The toughest part about continuing to go to Slimmons has been that the mood there has changed dramatically. Class sizes are understandably smaller – without Richard teaching, the tourist and first-timer crowd has evaporated completely, leaving just a core group of regulars. Even among the regulars, I’ve felt the energy change. Towards the beginning of Richard’s absence, we were all concerned but hopeful. As time has passed, the levels of worry, frustration, and helplessness have increased. There’s a sense of disconnect. It’s hard not to feel a little lost and confused when the man that’s so special to all of us has so mysteriously gone quiet.
Ultimately, I understand if Richard is ready to slow down or make a change. He’s been at this for 40 years, which is a very long time. He’s turning 66 next month, so if wants to retire or cut back, I say he’s earned it, and good for him.
I’m also not asking to be Richard’s confidante. I don’t expect a response to every email, nor a thorough run-down of what’s going on his life. I understand and respect his need for privacy. That said, it would be nice to know that he’s all right. It would be nice to know that he’s seeking help, talking with loved ones, and doing his best. It would be nice to know that there’s no need to worry.
Whatever Richard is going through, I know he can beat it. I know how strong he is. I know how much love is in his heart. I know how much love there is pouring his way from every corner of this country. Richard has an army of friends, supporters and fans (me included) that want nothing but the best for him. Richard has lifted countless people from the depths of depression, pain, heartache, and self-loathing, and shown them love. He’s been a beacon of light and hope for an endless line of people when they felt neither of those things. I know that all those people, plus millions more, are ready and willing to return that love to Richard and help him however they can.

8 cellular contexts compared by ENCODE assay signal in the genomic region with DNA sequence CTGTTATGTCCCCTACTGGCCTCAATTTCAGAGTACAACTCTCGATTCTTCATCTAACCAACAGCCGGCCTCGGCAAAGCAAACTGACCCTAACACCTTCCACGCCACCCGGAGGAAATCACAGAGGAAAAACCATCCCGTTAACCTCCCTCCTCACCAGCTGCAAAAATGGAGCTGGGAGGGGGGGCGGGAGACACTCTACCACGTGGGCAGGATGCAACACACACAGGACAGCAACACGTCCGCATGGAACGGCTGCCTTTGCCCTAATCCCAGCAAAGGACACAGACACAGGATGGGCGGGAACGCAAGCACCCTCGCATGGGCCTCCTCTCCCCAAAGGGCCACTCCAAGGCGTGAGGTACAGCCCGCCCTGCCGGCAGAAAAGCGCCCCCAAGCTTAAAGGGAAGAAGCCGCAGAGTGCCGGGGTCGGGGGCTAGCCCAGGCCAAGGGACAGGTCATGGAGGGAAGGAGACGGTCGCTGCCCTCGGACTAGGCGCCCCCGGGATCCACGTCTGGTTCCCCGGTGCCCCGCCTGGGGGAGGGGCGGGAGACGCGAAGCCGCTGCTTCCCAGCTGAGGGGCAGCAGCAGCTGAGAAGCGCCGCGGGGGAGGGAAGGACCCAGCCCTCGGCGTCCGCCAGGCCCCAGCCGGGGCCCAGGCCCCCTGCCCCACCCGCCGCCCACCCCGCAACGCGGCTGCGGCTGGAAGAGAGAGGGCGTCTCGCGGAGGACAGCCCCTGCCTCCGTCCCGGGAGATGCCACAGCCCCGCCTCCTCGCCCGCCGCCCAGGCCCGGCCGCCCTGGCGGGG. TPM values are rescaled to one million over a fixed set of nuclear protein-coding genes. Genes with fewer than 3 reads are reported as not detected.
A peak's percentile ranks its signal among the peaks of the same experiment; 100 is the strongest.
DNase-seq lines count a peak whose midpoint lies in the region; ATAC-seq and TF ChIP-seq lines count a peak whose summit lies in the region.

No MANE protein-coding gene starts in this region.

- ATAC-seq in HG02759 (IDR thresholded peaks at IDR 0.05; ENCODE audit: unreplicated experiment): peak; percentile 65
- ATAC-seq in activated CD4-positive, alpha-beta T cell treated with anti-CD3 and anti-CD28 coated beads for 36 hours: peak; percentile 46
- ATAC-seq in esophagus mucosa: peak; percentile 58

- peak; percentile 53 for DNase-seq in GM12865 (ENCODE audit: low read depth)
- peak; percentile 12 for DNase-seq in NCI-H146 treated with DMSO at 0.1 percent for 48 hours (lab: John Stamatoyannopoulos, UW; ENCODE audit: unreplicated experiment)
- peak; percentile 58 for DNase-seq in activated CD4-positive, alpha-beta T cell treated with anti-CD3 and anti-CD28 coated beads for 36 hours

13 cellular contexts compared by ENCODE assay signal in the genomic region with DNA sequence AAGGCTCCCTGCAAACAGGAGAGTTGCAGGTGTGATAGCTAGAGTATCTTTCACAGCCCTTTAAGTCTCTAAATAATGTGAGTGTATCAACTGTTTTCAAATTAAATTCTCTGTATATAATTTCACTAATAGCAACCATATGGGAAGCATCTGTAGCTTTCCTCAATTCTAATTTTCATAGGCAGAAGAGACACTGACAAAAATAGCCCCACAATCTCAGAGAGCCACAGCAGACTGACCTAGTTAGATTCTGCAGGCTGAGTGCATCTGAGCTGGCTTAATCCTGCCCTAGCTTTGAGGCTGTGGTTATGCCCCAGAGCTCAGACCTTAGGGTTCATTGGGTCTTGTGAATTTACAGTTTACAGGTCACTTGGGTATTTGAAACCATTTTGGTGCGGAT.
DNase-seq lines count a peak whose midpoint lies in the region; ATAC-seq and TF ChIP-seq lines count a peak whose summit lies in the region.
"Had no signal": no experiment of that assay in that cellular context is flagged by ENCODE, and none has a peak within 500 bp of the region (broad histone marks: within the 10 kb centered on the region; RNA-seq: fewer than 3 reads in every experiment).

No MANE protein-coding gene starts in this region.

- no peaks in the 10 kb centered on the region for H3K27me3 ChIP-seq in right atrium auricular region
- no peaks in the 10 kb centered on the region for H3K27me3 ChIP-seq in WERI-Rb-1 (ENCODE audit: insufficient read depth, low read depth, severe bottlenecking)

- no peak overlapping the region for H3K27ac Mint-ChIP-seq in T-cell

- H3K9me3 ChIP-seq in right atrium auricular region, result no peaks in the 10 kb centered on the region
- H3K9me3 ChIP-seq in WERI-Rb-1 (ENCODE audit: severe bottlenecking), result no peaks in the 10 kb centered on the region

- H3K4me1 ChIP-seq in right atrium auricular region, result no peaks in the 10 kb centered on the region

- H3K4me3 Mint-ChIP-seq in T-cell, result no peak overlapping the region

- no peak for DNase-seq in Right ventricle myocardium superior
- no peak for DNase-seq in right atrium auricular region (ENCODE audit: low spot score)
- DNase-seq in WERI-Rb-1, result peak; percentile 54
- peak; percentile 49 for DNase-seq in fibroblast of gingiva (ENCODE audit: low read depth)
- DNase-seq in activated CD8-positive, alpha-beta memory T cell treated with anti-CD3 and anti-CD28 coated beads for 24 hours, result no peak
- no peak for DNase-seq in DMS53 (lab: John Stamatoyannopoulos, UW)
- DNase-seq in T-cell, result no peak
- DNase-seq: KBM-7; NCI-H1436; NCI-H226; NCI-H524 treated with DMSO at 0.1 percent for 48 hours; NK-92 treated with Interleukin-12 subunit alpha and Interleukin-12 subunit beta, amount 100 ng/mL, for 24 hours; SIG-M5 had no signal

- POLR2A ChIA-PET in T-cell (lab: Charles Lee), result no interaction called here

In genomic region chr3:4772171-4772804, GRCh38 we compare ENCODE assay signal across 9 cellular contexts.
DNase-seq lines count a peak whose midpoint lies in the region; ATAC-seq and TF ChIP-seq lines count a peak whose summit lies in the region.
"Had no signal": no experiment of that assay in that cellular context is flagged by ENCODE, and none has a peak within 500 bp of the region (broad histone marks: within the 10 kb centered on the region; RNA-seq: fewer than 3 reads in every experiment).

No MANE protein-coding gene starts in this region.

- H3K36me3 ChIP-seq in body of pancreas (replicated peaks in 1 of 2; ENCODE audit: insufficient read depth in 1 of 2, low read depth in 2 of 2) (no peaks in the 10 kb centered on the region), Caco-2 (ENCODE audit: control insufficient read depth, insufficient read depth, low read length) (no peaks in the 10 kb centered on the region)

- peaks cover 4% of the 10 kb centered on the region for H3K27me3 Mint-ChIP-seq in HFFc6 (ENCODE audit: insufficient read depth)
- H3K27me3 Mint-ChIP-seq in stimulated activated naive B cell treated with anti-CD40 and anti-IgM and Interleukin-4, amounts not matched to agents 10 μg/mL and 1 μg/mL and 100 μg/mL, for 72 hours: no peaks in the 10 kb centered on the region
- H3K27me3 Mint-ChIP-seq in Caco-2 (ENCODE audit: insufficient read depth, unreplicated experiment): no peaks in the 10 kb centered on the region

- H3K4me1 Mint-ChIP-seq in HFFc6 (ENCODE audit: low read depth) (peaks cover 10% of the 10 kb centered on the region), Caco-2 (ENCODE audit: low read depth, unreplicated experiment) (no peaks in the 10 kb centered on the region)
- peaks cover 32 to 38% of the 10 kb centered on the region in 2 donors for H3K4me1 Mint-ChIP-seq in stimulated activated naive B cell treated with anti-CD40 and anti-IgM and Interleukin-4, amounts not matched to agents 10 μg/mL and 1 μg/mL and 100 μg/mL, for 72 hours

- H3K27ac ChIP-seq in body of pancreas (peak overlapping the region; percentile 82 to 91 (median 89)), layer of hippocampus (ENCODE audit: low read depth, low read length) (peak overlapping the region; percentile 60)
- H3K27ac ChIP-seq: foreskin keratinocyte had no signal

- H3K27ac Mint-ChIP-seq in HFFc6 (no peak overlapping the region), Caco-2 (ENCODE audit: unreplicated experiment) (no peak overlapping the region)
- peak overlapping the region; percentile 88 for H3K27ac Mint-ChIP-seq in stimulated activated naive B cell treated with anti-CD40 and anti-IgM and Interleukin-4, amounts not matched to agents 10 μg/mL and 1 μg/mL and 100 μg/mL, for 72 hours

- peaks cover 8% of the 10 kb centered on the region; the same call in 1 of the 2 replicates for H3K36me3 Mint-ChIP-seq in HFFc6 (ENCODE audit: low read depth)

I used to wish that Richard would return to Slimmons quickly and resume teaching classes. But that wish is selfish, so lately, I’ve just been wishing for Richard’s health and happiness. That’s the most important thing.
I hope that my friend is well, and getting better each day.